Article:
Some readers of my last article noted - with some displeasure - the appearance that some changes made to ETF/R-A reflected a preoccupation with yield, and the chart above illustrates another reason why I am reluctant to switch from ETF/R-A to HBPP: the retirement portfolio beats the yield of HBPP by a very healthy 417bps. So, why a focus on yield?

From the outset last year, one of the ideas behind the retirement portfolio has been achieving a yield of at least 5%. This is in response to the traditional wisdom that advises retirees to figure on withdrawing about 4% from their portfolios per year. It struck me at the time - and still does - that it is possible to secure more than that in yield while still providing for a modicum of value growth. If the retirement portfolio continues to perform along its current lines, I will have achieved my goal.

Why focus on earning the money in dividends, rather than capital gains? There are two reasons:

First, making 5% or more in yield provides the ready cash to withdraw from the portfolio without disturbing my capital base. Otherwise, if I need funds I have to sell shares. Selling shares (if I am at all successful in choosing good ETFs) would involve capital gains (in addition to diminishing my capital).

Unless the account is tax-advantaged, I'm going to have to pay higher taxes on those gains than I would on an equal amount of dividends (supposing the dividends were all eligible for the lower tax rate). If accumulated dividends become greater than foreseeable needs, I can always re-invest the excess.

And since one has to pay taxes on dividends regardless, using them doesn't constitute an extra tax burden.19

Second, selling shares may involve transaction costs - which costs are typically due even if one has the shares in a tax-advantaged account. Investor-managed accounts may not involve large costs (and some accounts are free - at least, to a point), but transactions performed on a regular basis are going to add up.

Dividends, on the other hand, do not usually incur transaction costs when withdrawn - it is simply a matter of transferring funds. Some institutions may even offer the service of automatically paying one's dividends to one's checking account instead of leaving them in the investment account. This would typically be done without charge.20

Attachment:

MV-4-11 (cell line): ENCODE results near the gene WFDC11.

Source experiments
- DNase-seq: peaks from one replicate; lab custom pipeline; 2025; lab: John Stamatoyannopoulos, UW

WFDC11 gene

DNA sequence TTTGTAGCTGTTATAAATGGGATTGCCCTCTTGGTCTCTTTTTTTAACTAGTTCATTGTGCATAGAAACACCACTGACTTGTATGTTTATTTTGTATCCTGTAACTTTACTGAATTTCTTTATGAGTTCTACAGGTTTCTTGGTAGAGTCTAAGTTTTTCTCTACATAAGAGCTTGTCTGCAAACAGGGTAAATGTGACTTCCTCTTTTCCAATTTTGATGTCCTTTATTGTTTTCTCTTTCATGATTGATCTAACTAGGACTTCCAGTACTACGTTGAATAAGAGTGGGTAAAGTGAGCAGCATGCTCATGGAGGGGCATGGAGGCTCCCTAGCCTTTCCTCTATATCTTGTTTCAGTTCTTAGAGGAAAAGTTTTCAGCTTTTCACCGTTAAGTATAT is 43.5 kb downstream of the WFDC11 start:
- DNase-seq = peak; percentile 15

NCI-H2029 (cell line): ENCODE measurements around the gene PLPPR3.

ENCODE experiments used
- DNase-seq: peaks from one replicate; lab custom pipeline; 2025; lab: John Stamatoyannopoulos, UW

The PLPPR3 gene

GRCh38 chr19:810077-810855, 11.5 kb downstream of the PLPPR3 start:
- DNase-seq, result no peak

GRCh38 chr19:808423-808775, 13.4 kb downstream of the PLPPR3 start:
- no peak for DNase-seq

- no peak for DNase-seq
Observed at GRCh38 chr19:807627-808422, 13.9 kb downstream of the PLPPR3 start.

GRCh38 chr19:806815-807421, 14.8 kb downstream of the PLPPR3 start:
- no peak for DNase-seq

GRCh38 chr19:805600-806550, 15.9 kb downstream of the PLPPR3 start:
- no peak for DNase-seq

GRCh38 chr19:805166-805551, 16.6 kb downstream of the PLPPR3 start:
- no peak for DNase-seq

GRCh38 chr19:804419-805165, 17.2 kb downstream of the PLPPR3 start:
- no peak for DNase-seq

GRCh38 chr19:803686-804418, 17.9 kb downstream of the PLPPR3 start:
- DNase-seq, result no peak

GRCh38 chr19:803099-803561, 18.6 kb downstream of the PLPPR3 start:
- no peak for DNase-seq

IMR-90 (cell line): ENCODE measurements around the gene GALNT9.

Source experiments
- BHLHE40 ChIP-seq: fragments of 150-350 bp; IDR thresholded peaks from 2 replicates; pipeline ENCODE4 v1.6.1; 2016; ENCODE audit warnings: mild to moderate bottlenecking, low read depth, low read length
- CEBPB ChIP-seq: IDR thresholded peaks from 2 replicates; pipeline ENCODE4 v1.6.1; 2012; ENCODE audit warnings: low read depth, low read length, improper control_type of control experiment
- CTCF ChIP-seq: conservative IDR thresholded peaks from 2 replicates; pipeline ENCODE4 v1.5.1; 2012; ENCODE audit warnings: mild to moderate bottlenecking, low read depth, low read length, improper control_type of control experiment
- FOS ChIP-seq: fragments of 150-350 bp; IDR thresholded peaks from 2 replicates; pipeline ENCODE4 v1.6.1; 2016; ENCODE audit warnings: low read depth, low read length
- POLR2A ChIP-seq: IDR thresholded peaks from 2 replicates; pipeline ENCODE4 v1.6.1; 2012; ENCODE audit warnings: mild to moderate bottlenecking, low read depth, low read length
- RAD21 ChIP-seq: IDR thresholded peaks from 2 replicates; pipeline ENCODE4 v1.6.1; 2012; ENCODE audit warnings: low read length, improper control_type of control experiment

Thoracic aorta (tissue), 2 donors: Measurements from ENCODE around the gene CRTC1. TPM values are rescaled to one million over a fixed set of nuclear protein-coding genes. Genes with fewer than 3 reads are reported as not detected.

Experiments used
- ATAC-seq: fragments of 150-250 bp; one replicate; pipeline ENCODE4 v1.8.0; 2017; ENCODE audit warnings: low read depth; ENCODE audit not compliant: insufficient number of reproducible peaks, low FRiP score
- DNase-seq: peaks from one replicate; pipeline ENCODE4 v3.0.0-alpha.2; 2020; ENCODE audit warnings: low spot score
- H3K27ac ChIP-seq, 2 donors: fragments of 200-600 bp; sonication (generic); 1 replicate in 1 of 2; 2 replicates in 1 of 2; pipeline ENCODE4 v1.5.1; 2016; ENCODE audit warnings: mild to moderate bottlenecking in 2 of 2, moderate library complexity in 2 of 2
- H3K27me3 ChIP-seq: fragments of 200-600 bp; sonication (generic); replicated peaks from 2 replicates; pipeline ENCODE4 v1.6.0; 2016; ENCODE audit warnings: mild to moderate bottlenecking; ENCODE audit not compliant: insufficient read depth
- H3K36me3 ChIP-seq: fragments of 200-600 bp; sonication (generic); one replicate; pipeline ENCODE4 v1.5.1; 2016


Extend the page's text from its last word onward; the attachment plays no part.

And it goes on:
Ultimately, this becomes a matter of personal taste and investment style. My concern has been with the interests and needs of retired investors who want to maximize the functionality of their investment accounts while minimizing their efforts to maintain those accounts.


This article is for informational use only. It is not intended as a recommendation or inducement to purchase or sell any financial instrument issued by or pertaining to any company or fund mentioned or described herein.

All data contained herein is accurate to the best of my ability to ascertain, and is drawn from the Company's Prospectus, Statement of Additional Information, and fact sheets. All tables, charts and graphs are produced by me using data acquired from pertinent documents; historical price data from Yahoo! Finance. Data from any other sources (if used) is cited as such.

All opinions contained herein are mine unless otherwise indicated. The opinions of others that may be included are identified as such and do not necessarily reflect my own views.

Before investing, readers are reminded that they are responsible for performing their own due diligence; they are also reminded that it is possible to lose part or all of their invested money.

Please invest carefully.

1 "Major Changes In My Retirement Portfolio."